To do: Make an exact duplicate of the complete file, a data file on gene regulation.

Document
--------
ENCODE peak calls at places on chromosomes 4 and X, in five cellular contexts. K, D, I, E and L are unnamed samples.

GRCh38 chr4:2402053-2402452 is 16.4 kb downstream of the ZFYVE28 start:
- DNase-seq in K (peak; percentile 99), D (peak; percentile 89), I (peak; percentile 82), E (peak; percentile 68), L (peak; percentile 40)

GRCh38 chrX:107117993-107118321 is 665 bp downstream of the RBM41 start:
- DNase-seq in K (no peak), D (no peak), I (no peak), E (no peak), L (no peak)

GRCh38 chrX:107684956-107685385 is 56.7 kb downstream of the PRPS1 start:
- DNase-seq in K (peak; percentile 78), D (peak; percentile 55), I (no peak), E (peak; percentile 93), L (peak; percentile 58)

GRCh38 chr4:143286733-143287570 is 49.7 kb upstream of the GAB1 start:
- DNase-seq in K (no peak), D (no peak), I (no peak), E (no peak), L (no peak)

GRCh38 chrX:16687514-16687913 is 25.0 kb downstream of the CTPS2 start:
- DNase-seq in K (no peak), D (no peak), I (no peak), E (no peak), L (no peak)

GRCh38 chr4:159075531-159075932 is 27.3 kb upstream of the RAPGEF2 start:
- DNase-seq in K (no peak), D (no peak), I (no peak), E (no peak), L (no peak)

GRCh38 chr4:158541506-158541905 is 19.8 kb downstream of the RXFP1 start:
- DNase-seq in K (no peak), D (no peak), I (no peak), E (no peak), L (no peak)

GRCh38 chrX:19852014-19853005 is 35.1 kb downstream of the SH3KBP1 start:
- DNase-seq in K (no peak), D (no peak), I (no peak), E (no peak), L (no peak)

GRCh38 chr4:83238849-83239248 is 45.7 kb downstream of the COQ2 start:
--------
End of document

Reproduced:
ENCODE peak calls at places on chromosomes 4 and X, in five cellular contexts. K, D, I, E and L are unnamed samples.

GRCh38 chr4:2402053-2402452 is 16.4 kb downstream of the ZFYVE28 start:
- DNase-seq in K (peak; percentile 99), D (peak; percentile 89), I (peak; percentile 82), E (peak; percentile 68), L (peak; percentile 40)

GRCh38 chrX:107117993-107118321 is 665 bp downstream of the RBM41 start:
- DNase-seq in K (no peak), D (no peak), I (no peak), E (no peak), L (no peak)

GRCh38 chrX:107684956-107685385 is 56.7 kb downstream of the PRPS1 start:
- DNase-seq in K (peak; percentile 78), D (peak; percentile 55), I (no peak), E (peak; percentile 93), L (peak; percentile 58)

GRCh38 chr4:143286733-143287570 is 49.7 kb upstream of the GAB1 start:
- DNase-seq in K (no peak), D (no peak), I (no peak), E (no peak), L (no peak)

GRCh38 chrX:16687514-16687913 is 25.0 kb downstream of the CTPS2 start:
- DNase-seq in K (no peak), D (no peak), I (no peak), E (no peak), L (no peak)

GRCh38 chr4:159075531-159075932 is 27.3 kb upstream of the RAPGEF2 start:
- DNase-seq in K (no peak), D (no peak), I (no peak), E (no peak), L (no peak)

GRCh38 chr4:158541506-158541905 is 19.8 kb downstream of the RXFP1 start:
- DNase-seq in K (no peak), D (no peak), I (no peak), E (no peak), L (no peak)

GRCh38 chrX:19852014-19853005 is 35.1 kb downstream of the SH3KBP1 start:
- DNase-seq in K (no peak), D (no peak), I (no peak), E (no peak), L (no peak)

GRCh38 chr4:83238849-83239248 is 45.7 kb downstream of the COQ2 start: